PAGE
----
The Government has announced an end to new permits for oil and gas exploration in New Zealand.
If you listen closely, you can hear the echoes of Green Party cheers tempered by the sound of nervous eyebrows furrowing over at New Zealand First's headquarters.
Shane Jones is, as Minster of Forestry, Infrastructure and Regional Economic Development, essentially New Zealand First's ambassador to the regions, with control of the $2 billion Regional Growth Fund and the billion tree programme.
As such, he treads a difficult line, saying he's concerned about "inevitable disruptiveness" in the regions one the one hand, while saying the Government is up for the challenge on the other.
He's signalling he is only backing the slow move away from oil and gas exploration because that's what his leaders - Winston Peters and Jacinda Ardern - have decided.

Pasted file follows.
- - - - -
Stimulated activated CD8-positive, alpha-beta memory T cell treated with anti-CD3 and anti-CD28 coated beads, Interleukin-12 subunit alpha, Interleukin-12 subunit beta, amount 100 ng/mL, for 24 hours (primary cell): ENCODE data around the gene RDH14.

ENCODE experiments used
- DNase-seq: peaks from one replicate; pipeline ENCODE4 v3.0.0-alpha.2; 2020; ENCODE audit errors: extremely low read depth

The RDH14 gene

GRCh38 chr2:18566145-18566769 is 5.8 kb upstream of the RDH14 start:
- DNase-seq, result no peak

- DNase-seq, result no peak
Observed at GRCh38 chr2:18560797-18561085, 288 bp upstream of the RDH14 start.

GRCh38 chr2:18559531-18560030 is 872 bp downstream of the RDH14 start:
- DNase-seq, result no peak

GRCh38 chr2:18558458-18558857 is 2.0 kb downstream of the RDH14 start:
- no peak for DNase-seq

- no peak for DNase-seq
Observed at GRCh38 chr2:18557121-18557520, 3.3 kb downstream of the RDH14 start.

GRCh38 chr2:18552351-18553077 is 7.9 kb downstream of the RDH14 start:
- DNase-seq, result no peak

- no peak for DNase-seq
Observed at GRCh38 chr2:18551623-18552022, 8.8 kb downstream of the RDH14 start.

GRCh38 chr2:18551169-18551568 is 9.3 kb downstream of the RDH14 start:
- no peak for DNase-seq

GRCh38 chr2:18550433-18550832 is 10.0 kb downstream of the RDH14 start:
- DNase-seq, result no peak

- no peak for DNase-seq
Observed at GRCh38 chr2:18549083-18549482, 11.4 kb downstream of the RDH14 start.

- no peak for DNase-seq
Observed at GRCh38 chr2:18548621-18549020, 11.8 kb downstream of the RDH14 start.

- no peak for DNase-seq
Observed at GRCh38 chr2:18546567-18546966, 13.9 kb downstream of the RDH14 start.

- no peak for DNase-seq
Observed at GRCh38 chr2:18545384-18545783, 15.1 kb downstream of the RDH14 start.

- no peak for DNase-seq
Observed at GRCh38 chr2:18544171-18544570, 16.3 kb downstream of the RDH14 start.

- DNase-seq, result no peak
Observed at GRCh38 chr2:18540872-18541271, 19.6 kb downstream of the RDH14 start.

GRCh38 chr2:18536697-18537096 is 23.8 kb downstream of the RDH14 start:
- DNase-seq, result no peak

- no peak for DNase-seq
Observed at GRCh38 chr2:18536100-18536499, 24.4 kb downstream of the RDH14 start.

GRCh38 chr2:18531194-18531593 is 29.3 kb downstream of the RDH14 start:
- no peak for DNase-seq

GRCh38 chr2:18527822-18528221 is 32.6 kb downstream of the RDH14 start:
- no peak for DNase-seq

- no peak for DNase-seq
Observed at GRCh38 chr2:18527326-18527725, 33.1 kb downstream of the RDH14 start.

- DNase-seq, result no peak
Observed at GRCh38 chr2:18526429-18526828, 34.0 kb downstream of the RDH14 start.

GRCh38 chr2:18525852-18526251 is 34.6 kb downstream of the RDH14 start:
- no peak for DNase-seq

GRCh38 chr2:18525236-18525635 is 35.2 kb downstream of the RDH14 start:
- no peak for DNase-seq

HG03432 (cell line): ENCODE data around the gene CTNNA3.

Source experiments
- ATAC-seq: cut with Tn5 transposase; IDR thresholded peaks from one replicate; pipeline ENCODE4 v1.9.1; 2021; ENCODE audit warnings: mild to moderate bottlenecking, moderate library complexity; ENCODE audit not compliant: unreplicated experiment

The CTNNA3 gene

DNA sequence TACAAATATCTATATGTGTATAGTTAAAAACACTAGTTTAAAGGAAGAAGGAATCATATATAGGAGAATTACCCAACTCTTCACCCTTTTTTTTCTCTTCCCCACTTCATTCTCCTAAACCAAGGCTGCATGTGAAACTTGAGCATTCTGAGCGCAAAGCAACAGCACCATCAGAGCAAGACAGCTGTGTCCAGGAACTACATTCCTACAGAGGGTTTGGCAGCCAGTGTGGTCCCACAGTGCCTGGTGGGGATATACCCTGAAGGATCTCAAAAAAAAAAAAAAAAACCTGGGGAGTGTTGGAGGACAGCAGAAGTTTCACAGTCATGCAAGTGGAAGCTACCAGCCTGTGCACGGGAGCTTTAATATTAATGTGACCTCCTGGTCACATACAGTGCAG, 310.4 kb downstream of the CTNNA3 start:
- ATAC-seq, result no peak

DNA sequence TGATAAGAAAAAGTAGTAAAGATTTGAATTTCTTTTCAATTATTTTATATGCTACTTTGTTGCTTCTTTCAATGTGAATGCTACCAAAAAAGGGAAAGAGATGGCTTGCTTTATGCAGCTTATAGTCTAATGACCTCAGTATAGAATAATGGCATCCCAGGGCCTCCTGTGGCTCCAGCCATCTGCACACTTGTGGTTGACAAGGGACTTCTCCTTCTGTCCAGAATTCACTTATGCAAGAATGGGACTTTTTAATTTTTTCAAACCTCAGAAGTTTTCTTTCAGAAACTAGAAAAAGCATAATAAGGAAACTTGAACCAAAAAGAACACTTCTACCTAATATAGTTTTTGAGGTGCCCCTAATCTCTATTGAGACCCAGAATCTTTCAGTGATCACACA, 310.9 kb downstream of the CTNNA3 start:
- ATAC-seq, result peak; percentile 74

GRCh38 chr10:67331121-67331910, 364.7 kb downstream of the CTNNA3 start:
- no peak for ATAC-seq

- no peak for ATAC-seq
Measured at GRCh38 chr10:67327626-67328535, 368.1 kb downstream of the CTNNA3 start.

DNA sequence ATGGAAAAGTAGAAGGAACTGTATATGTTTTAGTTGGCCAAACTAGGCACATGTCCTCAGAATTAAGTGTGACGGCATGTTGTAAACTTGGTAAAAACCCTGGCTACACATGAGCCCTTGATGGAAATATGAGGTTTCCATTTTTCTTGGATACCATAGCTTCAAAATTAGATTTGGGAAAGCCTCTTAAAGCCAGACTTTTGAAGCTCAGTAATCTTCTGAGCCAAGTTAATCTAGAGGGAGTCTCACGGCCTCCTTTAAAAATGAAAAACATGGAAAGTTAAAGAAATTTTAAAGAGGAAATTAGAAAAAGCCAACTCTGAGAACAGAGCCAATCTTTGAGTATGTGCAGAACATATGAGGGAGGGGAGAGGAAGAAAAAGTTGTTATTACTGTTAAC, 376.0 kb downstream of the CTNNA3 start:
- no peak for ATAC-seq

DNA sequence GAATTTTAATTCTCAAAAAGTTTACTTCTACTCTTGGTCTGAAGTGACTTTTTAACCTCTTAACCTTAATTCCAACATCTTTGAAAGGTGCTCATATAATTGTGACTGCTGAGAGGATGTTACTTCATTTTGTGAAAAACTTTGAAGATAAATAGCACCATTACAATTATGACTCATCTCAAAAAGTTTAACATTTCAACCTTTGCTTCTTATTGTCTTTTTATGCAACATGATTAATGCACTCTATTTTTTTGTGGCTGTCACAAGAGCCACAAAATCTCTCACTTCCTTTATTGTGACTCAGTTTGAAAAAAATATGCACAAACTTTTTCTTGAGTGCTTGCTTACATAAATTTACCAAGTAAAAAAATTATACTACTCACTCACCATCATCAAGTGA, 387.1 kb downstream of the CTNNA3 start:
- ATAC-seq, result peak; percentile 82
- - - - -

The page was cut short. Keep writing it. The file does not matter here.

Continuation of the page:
"I can't walk back from the status that I've had my whole life of being a pro-industry man, but I am one person, and I am loyal to the agreements that are struck by my leader and the Prime Minister, and it's futile to talk to alternative scenarios," he said.
"The transition's either going to be driven upon us internationally or we try and get ahead of the curve, and that's what the Prime Minister has said, and the Matua Shane Jones is in agreement."
He even characterised the move as an inevitability borne of the Paris Agreement.
"When the New Zealand Government, including the last one, sign up to international obligations - you can't sign up without the obligation of managing the change that comes home to rest."
Meanwhile, the Greens celebrate one of its biggest wins since the party's inception.
"The Green Party and thousands of New Zealanders have been working to this day for many years," co-leader James Shaw said on Thursday morning.
"Ending deep sea oil and gas has long been a Green Party goal. This decision means beaches, whales, dolphins are safer today."
He later said the Greens "are just getting warmed up."
But the transition is not happening quite fast enough for the party's liking.
"We would have liked to have moved faster on this transition. The fact that there's a phase-out for on-shore of another three years - we would like to move a little faster on that," he said.